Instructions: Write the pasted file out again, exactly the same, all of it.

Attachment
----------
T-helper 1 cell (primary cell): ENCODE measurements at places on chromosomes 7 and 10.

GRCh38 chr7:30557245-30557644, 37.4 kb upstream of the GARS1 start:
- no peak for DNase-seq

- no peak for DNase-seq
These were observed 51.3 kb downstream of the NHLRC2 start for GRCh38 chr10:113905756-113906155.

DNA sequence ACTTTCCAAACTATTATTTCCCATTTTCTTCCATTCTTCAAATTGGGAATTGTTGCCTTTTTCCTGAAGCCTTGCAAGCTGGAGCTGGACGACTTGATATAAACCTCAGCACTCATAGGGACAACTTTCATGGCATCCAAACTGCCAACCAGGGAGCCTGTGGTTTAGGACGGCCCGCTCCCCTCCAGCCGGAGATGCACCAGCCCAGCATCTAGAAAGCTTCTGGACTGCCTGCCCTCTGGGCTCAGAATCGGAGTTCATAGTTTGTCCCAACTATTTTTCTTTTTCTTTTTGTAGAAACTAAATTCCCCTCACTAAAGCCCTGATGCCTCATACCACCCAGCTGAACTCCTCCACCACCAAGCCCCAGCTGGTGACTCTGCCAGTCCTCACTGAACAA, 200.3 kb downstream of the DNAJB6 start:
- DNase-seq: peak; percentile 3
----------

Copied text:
T-helper 1 cell (primary cell): ENCODE measurements at places on chromosomes 7 and 10.

GRCh38 chr7:30557245-30557644, 37.4 kb upstream of the GARS1 start:
- no peak for DNase-seq

- no peak for DNase-seq
These were observed 51.3 kb downstream of the NHLRC2 start for GRCh38 chr10:113905756-113906155.

DNA sequence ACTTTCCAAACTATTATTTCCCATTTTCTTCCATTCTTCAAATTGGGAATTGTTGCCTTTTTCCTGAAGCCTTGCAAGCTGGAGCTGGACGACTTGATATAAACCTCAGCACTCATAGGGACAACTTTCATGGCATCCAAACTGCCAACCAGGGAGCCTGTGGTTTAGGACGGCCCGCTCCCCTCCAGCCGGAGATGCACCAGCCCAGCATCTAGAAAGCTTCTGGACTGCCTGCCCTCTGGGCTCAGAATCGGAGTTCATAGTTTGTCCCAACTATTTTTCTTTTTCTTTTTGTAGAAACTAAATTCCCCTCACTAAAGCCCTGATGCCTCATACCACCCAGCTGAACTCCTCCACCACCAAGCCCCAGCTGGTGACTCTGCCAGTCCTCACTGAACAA, 200.3 kb downstream of the DNAJB6 start:
- DNase-seq: peak; percentile 3